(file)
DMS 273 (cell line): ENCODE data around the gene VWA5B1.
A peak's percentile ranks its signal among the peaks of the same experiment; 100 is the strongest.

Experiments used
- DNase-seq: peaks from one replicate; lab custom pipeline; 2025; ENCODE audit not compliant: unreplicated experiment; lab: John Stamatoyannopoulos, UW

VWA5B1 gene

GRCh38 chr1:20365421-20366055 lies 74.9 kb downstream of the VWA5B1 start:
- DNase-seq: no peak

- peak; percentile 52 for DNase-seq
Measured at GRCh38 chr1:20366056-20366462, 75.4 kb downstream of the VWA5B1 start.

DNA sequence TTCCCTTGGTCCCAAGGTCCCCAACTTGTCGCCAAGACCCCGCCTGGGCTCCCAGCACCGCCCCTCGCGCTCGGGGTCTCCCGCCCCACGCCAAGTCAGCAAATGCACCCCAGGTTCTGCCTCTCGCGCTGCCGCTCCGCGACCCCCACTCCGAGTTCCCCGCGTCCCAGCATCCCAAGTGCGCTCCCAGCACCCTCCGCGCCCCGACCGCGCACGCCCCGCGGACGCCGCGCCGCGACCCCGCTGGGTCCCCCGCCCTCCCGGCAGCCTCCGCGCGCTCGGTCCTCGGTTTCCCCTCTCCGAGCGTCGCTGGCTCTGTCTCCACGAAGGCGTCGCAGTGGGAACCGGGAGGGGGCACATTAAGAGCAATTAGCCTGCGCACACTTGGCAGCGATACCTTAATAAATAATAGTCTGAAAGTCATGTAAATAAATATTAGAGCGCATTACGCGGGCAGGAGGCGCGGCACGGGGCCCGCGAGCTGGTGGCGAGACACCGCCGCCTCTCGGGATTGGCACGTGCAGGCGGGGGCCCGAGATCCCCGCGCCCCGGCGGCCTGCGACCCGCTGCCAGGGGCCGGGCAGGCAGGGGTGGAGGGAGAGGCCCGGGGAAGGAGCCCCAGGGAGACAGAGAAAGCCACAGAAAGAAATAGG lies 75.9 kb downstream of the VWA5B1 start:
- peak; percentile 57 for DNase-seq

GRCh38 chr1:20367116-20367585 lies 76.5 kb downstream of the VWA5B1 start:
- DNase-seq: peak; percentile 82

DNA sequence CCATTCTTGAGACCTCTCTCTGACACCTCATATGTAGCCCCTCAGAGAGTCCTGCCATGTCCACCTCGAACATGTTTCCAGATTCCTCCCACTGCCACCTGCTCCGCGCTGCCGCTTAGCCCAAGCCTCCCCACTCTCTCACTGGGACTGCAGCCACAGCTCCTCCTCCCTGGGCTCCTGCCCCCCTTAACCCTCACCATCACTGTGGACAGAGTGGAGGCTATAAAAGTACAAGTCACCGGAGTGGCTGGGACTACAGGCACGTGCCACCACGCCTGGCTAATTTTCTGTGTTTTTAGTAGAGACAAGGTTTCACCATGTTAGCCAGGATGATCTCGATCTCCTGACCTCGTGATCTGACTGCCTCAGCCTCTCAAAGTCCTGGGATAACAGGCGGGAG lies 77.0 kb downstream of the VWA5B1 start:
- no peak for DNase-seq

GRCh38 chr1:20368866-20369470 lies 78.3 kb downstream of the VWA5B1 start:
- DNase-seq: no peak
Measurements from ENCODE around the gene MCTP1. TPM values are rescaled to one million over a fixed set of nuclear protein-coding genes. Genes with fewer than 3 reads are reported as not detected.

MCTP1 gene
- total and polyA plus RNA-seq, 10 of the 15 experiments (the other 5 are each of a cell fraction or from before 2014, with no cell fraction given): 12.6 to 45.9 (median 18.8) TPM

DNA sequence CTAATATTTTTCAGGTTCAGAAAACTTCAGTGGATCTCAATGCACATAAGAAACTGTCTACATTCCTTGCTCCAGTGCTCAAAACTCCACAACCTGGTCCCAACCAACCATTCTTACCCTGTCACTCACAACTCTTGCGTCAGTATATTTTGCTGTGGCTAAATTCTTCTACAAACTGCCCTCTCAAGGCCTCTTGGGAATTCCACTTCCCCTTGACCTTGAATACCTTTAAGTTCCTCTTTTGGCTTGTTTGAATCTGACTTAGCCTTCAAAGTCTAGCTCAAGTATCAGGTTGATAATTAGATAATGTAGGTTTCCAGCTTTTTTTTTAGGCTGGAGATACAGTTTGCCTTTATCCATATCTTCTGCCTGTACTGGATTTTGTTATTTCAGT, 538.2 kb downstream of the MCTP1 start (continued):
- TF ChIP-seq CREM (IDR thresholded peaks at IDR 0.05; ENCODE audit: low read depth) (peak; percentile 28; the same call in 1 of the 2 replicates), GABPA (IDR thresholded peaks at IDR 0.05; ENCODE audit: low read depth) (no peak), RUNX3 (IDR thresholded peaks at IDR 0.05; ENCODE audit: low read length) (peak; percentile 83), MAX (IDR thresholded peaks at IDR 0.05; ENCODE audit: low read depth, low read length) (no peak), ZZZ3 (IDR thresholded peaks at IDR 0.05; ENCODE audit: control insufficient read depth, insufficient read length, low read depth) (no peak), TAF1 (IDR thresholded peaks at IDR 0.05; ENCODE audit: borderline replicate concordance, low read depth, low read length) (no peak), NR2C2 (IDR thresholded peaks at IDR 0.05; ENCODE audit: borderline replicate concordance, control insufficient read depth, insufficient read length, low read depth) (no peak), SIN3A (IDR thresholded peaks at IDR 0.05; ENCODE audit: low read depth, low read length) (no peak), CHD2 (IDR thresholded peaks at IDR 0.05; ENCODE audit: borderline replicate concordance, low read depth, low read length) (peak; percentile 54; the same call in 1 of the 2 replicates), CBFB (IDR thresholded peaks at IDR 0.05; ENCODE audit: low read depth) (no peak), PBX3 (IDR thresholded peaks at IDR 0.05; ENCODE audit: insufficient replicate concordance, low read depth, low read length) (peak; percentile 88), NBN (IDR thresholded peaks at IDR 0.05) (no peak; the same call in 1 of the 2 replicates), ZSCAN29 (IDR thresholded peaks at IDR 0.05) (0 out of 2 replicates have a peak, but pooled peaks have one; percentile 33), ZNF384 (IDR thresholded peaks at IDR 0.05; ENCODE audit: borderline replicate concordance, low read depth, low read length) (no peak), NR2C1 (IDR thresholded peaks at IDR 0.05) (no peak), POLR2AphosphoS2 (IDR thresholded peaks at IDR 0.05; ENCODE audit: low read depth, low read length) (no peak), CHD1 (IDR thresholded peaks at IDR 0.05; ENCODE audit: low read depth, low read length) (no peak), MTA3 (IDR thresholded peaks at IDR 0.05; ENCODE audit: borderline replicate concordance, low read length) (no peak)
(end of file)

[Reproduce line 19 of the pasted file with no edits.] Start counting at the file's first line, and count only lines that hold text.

MCTP1 gene